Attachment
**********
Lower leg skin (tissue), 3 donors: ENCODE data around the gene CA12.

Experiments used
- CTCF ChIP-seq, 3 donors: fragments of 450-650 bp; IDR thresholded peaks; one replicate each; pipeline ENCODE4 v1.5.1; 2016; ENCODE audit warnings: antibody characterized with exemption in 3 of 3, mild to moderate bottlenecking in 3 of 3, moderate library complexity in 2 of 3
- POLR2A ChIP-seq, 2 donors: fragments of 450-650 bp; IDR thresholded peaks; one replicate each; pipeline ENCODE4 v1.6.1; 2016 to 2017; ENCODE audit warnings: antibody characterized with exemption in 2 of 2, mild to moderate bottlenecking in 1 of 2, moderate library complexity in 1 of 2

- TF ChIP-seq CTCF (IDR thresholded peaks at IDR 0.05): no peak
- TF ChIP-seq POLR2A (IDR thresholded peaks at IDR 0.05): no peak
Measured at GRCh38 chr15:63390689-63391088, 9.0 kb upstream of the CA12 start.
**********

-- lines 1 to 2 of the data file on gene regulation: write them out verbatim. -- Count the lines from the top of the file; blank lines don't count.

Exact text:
Lower leg skin (tissue), 3 donors: ENCODE data around the gene CA12.

Experiments used